I’d like to teach the world to sing 

21 June 2021 tbs.pm/72975

Our regular week’s worth of nightly TV viewing was swept aside after chancing on round one of the BBC Cardiff Singer of the World competition last Sunday evening on BBC Four.

I can’t really call myself a fan or follower of opera, but I do know what I like when I hear it and certainly, what I was hearing had me hooked for the rest of the week, and I know that my wife Gina felt the same. All our regular viewing appointments for the week were cast to one side (fairly easy being that most of them are on DVD anyway and I only really watch the telly three or four nights a week) as we indulged in seven evenings of the most wonderful music performances.

 

Cardiff Singer of the World logo

 

So, having enjoyed the music would I ever go and buy the records? Most unlikely, it was definitely the performances that had us both riveted, the joy of ‘being there’ and witnessing the emotions and expressions as each of the contenders ‘felt’ what they were singing from the inside. We found the same thing last year with the covid-enforced intimacy of the Prom concerts.

Staging events like this is something that the BBC is extremely good at and would be among the first casualties should the corporation be forced into taking advertising or becoming a subscription service, along with The Proms. It’s not really the type of event programming that could sit comfortably in the world of commercial broadcasting and there aren’t really many, if any, broadcasters who would be able to take it on and sustain it.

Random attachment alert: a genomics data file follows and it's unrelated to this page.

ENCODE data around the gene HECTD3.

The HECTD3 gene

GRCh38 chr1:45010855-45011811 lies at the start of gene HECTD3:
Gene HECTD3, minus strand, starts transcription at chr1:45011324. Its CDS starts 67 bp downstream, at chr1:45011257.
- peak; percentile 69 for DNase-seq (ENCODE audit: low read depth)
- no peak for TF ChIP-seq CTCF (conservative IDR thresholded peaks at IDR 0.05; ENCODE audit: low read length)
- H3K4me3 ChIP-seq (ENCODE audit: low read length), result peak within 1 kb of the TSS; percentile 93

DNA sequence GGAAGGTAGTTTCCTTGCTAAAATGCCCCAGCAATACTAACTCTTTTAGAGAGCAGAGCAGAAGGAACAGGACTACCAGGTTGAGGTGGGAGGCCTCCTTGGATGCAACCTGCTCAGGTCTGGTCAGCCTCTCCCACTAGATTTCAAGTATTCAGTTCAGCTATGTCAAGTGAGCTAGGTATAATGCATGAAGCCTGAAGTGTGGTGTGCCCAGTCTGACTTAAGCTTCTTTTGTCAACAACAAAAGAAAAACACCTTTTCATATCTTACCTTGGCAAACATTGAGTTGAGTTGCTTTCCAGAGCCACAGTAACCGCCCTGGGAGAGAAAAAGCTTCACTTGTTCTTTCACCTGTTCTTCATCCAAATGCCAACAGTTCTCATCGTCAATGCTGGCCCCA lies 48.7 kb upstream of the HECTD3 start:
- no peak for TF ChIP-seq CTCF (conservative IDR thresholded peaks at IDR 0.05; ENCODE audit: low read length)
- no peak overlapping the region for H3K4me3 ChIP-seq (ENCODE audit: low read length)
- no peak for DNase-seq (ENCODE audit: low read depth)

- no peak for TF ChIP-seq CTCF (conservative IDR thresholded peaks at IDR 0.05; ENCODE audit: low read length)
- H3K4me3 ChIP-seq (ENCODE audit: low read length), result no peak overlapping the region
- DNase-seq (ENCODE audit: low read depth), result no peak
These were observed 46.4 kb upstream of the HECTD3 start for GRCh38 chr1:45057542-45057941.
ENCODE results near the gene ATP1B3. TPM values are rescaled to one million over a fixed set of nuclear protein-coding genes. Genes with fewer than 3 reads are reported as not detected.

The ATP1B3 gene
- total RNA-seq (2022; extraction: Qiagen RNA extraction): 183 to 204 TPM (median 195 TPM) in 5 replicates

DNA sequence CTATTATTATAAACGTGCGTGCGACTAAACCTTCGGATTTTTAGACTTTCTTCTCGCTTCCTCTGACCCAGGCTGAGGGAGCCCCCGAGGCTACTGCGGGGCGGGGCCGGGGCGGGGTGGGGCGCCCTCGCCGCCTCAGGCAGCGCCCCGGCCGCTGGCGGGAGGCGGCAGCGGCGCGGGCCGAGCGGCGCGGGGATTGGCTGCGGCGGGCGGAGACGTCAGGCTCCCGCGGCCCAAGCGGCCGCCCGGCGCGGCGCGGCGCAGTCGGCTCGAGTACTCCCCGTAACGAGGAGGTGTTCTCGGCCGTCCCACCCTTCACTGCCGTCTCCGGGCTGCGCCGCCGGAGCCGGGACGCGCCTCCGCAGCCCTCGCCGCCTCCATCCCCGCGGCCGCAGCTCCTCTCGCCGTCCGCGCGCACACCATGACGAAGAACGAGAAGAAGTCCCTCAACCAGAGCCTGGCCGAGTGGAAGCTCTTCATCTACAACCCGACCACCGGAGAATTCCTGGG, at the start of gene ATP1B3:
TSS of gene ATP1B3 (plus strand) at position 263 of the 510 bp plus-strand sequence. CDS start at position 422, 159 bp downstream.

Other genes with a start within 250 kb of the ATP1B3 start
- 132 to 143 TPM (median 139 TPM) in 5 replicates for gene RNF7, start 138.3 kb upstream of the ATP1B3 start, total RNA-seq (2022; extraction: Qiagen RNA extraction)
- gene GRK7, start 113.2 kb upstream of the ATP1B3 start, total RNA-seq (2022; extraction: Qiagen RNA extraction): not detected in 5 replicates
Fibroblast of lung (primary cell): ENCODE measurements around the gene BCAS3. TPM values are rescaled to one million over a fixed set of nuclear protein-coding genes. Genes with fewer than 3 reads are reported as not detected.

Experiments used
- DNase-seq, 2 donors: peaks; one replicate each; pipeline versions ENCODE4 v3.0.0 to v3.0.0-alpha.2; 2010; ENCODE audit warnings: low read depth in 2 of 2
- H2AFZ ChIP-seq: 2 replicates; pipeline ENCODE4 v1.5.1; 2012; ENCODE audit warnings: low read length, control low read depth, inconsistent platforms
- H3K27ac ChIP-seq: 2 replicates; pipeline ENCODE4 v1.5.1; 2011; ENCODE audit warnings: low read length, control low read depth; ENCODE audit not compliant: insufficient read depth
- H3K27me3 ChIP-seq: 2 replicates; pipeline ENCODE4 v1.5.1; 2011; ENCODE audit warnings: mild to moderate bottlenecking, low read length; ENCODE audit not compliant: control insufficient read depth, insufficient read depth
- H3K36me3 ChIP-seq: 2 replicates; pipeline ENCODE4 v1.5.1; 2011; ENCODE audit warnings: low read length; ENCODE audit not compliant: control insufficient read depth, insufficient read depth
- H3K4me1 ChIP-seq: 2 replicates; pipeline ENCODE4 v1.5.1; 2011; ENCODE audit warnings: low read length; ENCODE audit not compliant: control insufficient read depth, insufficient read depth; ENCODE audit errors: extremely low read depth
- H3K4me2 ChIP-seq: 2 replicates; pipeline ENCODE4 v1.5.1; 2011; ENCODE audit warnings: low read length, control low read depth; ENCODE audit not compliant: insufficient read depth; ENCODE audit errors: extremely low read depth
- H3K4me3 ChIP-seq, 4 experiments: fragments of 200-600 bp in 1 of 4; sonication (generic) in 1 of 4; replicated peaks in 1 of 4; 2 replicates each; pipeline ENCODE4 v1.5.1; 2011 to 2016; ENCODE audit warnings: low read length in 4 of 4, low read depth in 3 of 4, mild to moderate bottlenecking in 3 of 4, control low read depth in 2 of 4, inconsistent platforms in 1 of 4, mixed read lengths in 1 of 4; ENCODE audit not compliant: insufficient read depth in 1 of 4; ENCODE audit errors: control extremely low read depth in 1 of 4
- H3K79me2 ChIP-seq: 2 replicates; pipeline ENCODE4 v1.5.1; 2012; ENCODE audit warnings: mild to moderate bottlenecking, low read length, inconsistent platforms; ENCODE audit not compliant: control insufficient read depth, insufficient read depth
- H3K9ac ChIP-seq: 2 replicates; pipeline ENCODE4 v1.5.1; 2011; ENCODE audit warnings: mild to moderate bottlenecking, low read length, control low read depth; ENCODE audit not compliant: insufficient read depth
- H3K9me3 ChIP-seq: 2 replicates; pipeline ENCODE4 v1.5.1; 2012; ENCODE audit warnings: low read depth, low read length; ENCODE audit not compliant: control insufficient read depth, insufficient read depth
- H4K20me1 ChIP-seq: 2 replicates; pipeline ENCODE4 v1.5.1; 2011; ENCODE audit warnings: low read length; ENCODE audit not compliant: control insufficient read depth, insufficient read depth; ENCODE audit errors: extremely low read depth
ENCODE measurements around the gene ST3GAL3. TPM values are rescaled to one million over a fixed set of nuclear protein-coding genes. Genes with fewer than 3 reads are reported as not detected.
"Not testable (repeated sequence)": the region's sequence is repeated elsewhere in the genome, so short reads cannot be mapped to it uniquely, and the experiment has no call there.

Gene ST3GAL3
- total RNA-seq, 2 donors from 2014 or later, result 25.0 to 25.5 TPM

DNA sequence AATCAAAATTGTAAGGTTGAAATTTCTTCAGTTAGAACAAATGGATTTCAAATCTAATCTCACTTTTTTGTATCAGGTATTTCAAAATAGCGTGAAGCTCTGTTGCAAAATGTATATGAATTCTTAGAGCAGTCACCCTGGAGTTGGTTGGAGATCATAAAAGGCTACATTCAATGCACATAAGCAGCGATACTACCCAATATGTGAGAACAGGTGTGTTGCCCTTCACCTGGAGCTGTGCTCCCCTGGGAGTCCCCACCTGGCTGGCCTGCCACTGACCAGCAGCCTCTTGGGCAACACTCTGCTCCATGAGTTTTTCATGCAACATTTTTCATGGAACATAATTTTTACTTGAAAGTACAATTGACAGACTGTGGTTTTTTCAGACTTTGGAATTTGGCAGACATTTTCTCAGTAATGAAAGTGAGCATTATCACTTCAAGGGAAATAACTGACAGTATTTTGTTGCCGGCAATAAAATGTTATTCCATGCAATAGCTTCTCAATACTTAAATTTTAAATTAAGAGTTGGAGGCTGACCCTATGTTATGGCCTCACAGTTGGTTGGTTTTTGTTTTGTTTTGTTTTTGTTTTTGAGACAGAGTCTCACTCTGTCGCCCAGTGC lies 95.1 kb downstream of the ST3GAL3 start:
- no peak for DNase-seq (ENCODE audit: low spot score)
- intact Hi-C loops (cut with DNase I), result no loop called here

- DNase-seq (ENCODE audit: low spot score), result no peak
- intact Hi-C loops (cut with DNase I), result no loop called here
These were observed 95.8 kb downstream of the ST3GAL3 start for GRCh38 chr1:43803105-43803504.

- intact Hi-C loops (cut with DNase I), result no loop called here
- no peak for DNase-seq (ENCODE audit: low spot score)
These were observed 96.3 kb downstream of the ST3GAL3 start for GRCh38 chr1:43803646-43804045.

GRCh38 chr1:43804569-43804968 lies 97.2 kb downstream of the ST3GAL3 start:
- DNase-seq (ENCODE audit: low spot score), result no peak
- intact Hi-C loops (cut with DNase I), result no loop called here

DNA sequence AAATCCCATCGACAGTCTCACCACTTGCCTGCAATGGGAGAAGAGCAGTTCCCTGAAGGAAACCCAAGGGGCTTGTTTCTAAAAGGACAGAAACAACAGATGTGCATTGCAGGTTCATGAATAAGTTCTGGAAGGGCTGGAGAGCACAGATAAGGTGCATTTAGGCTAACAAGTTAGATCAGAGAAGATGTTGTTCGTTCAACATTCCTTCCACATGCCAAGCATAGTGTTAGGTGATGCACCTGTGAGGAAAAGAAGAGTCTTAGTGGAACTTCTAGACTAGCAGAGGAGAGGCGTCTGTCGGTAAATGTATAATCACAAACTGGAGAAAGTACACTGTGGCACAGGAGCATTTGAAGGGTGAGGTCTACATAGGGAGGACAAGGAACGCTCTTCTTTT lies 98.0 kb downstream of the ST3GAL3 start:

The final was won by a Gihoon Kim, a baritone singer from South Korea. Not being an opera aficionado I’d never actually heard him before and, for similar reasons I will probably never hear him again. By tomorrow it’s likely that I’ll have forgotten his name. But he certainly had us on the edge of our seats during his performances in the contest and for that, at least, he will not easily be forgotten.

The next interruption to our viewing schedule will be The Proms starting on 30 July and, of course, in the immediate future there are the Euros sneaking in (although that’s really Gina’s indulgence while I don a set of headphones and plunder the vinyls).

In the meantime we return to our normal programmes. Let’s see, it’s Sunday as I write, so that’s Plebsand The Likely Lads followed by Upstairs, Downstairs. Time to crank up the DVD machine…

 

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Liverpool, Monday 26 July 2021